What is virtual colonoscopy?
Virtual colonoscopy (VC) or CT colonography is a method of screening the colon for precancerous polyps. Using a CAT or CT scanner and computer methods of reconstructing the images, the colon can be evaluated without a colonoscope and without sedation.
Virtual colonoscopy takes the information produced by a CT scanner and processes this information to produce an image of the colon's inner surface. When the colon is properly cleansed and expanded (distended) with room air or carbon dioxide, and when the CT information is processed, healthcare providers can look at the inner lining or surface to detect polyps.
How does it work?
CT scanners produce their images as the patient lies on a "bed" that is pulled through a short tunnel. Within the tunnel, there is a rotating x-ray tube on one side. On the other side is a set of detectors that receive the transmitted x-rays after they have passed through the body. A continuous volume of information is obtained from this exam. The information from these exams can be processed in virtual reality computers. Because the inside of the colon has been distended, providers can look inside the colon and have a view almost completely the same as the colonoscopists.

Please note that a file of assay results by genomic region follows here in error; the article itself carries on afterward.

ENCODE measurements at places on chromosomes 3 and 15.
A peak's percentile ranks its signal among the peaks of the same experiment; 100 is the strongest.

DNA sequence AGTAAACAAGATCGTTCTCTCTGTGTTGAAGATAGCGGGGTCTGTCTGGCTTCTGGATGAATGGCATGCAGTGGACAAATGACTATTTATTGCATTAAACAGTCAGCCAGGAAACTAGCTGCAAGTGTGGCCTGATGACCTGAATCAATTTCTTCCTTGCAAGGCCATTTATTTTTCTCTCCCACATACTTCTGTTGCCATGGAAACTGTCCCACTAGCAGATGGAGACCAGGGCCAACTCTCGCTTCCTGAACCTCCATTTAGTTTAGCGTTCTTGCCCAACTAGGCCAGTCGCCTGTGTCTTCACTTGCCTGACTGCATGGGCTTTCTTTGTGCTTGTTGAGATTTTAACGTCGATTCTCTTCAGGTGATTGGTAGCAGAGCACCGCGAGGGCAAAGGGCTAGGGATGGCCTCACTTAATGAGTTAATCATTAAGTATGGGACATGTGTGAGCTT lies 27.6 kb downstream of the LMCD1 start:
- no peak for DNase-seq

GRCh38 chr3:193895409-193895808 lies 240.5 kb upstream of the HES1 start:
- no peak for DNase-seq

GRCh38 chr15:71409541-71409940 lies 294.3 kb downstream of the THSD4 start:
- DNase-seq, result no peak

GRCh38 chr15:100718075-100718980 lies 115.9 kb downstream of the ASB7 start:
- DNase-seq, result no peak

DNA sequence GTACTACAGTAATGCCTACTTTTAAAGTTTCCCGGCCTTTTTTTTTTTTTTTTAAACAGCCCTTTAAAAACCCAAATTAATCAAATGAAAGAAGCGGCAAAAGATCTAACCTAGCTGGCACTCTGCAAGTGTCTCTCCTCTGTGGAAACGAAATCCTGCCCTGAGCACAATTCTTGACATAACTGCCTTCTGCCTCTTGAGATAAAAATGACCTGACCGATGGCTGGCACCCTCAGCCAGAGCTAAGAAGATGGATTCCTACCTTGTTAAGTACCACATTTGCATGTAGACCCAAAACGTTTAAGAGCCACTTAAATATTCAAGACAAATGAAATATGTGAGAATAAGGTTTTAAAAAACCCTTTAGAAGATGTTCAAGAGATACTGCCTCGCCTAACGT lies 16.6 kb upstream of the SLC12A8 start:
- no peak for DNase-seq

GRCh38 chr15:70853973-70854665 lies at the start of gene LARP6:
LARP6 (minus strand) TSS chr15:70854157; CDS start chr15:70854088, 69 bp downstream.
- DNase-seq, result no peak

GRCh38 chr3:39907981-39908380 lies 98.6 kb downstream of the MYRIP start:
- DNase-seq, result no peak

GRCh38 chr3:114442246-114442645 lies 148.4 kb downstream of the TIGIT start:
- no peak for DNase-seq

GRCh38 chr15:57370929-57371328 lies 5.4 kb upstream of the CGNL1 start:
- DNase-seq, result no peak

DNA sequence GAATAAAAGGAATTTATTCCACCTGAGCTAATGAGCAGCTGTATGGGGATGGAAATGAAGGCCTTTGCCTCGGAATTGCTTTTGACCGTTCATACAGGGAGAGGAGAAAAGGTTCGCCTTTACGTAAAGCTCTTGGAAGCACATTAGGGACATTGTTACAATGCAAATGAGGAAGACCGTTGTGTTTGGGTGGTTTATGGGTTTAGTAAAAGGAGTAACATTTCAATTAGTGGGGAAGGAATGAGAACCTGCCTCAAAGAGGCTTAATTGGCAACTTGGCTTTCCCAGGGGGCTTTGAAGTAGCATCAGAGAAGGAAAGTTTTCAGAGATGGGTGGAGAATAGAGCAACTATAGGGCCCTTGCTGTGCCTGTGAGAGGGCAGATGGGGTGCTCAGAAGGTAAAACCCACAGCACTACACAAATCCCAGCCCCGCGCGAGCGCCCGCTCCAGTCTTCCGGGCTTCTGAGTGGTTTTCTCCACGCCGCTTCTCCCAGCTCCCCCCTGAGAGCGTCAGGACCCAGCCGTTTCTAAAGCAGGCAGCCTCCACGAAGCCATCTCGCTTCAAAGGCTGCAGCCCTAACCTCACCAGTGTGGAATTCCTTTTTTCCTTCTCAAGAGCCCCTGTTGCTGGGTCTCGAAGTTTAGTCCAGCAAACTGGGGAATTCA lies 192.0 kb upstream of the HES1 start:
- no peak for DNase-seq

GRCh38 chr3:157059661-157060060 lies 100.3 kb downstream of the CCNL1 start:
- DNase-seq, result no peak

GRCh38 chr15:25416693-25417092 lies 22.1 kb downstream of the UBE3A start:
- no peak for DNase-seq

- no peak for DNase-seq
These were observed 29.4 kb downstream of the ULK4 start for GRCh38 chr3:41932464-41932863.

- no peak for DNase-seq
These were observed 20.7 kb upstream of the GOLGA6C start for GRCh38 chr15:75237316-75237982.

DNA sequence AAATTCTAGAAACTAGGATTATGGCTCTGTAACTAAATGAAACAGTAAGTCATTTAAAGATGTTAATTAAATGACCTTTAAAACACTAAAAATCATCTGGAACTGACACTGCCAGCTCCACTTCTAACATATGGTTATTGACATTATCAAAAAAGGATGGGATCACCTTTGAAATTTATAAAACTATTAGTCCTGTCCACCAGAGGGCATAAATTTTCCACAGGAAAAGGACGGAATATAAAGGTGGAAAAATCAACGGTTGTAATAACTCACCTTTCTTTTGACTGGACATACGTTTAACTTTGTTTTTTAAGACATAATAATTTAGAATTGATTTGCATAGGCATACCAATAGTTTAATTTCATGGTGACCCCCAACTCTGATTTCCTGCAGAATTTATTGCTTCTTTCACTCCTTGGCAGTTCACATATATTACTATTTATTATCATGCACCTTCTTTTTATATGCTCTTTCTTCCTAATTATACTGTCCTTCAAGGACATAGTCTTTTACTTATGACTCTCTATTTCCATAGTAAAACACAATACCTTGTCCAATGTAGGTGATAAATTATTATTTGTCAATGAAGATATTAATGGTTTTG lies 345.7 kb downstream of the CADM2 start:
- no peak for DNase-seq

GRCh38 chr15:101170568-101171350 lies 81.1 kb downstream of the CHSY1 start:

Why do we need another test to detect precancerous colon polyps?
It is estimated that several million people in the United States alone have not been properly screened for colorectal polyps. The best method for screening is a regular colonoscopy. There are simply not enough endoscopists to screen such a large number of patients. Other methods, such as sigmoidoscopy, evaluate only a part of the colon. Tests to detect small amounts of blood in the stool can miss polyps and even cancers. The barium enema is not nearly as sensitive as a regular colonoscopy. If a noninvasive test could be developed that could select those patients with a polyp, then fewer and more focused colonoscopies could be performed. The combination of newer, faster CT scanners with computer software that would produce images equivalent to an endoscope seems to be a logical step in the development of such a test.